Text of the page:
Does Location Matter for Customer Service Call Centers?

Call center services is a growing industry. As businesses concentrate their efforts on marketing, customer service and gathering information from potential clients and current customers, someone needs to be on the other end of the phone line or email chat. Live personnel offer a human connection for businesses and brands trying to improve their conversion rates. The location of call centers has long had an impact on how well outsourcing companies can provide the services needed. As the industry changes and grows, however, the impact of locations is changing as well.

Offshore vs Onshore

While some offshore services have a lower hourly or per-call rate, the quality of the consumer’s experience often offsets the difference. A strong resurgence in American interest in keeping jobs onshore can influence where consumers buy their products. Conversations including cultural differences, language barriers and unfamiliar accents can send up red flags, lowering conversion rates.

Tax Breaks

Where call centers are located can be driven by a number of factors. One of them is that certain states and municipalities offer tax breaks to companies based in their jurisdiction. This incentive can draw desirable employment to geographical areas that would otherwise suffer from lack of industry and income for local residents. The federal government may also play a role, withholding tax breaks from companies who outsource offshore or by rewarding those who provide a much-needed source of employment to Americans.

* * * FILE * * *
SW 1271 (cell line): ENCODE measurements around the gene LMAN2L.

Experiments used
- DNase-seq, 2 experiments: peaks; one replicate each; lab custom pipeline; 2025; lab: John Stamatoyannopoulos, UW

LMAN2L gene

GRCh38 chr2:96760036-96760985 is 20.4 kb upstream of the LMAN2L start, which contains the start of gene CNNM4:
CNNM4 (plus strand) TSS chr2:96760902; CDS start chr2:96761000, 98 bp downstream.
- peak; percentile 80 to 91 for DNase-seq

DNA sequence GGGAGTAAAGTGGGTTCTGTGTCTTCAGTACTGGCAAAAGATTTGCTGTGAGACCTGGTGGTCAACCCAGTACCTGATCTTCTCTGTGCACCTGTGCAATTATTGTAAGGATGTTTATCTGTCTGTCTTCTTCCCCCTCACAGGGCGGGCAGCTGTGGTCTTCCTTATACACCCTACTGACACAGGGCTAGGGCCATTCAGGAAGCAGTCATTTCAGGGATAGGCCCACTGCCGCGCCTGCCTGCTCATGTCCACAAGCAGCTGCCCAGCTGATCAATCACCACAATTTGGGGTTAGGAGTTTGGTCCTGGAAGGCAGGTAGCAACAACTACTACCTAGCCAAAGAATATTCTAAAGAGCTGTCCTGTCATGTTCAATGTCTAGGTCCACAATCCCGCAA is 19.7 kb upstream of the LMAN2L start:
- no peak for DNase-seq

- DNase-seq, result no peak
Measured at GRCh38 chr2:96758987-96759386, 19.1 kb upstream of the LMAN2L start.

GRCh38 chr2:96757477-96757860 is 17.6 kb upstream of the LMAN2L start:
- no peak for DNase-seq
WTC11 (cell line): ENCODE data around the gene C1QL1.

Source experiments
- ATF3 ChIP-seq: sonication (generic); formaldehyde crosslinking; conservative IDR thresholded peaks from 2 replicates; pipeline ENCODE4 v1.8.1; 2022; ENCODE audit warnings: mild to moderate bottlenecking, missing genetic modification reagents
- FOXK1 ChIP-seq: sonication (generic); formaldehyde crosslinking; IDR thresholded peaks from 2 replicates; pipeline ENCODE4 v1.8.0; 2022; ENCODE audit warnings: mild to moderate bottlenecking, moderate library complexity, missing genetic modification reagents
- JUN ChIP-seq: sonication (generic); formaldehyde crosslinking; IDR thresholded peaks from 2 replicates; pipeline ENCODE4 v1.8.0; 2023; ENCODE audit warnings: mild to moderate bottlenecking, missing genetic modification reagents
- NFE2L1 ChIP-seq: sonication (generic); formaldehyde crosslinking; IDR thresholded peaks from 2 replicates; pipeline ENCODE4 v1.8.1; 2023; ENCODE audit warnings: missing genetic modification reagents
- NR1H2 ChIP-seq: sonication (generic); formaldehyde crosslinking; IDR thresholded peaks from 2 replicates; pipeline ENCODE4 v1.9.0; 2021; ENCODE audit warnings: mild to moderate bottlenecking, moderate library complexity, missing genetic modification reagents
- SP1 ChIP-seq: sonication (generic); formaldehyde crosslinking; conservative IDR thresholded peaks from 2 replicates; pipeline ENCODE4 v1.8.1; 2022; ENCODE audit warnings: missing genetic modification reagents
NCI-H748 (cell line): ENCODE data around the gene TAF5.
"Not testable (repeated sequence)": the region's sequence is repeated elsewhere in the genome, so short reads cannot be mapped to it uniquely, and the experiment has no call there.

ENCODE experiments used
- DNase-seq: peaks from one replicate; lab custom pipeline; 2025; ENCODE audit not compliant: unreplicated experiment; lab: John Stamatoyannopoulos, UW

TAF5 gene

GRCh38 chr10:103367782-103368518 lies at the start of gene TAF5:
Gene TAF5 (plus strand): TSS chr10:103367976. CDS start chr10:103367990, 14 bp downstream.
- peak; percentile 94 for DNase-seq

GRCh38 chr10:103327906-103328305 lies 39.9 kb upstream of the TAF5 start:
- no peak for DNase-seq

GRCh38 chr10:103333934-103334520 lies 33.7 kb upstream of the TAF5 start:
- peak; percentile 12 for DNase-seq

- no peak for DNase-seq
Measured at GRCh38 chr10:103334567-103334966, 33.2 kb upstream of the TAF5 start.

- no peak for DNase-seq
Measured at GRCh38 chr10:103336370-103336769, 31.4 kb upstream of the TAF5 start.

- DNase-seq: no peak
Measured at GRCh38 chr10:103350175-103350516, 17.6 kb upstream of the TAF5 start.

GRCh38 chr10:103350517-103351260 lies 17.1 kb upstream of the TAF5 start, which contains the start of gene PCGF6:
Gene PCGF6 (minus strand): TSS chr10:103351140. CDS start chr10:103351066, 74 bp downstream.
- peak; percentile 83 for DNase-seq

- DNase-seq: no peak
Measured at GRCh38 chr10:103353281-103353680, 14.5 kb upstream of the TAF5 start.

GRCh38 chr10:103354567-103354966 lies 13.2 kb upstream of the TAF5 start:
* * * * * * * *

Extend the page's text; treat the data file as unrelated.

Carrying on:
Real estate prices, rent and the cost of living are another influential point in where call centers are located. High-rent districts can force businesses to go elsewhere if their overhead ratio is too top-heavy.

Employment Opportunities

The right location for a call center is greatly influenced by the availability of suitable people to work there. Providing quality call center services means having employees who can follow directions, speak clearly, engage customers and provide a professional demeanor for inbound or outbound calls. Some projects require a higher level of education and training, such as a medical answering service or dispatch service, while others need only polite and professional personnel with a quality speaking voice. As a result, call centers may be located in college towns and geographical areas where distinguishable accents are non-problematic. A company requiring live chat services, on the other hand, needs workers who can spell well and type quickly. Their workers’ dialects and accents are unimportant, since their fingers do the talking.

Remote Workforce

The use of people working from home has also had an impact on the location of call centers in the industry. With the use of wireless communications and remote networks, a remote workforce enables call centers and virtual receptionists to be located anywhere in the country – or the world — without raising overhead or limiting the field of qualified professionals.

When choosing a company to provide call center outsourcing, individual businesses are now looking at more than simply a location for their workforce. They are able to find companies that fill their needs with reasonable costs, high quality customer service, niche specialization, and low language barrier and dialect hindrances.

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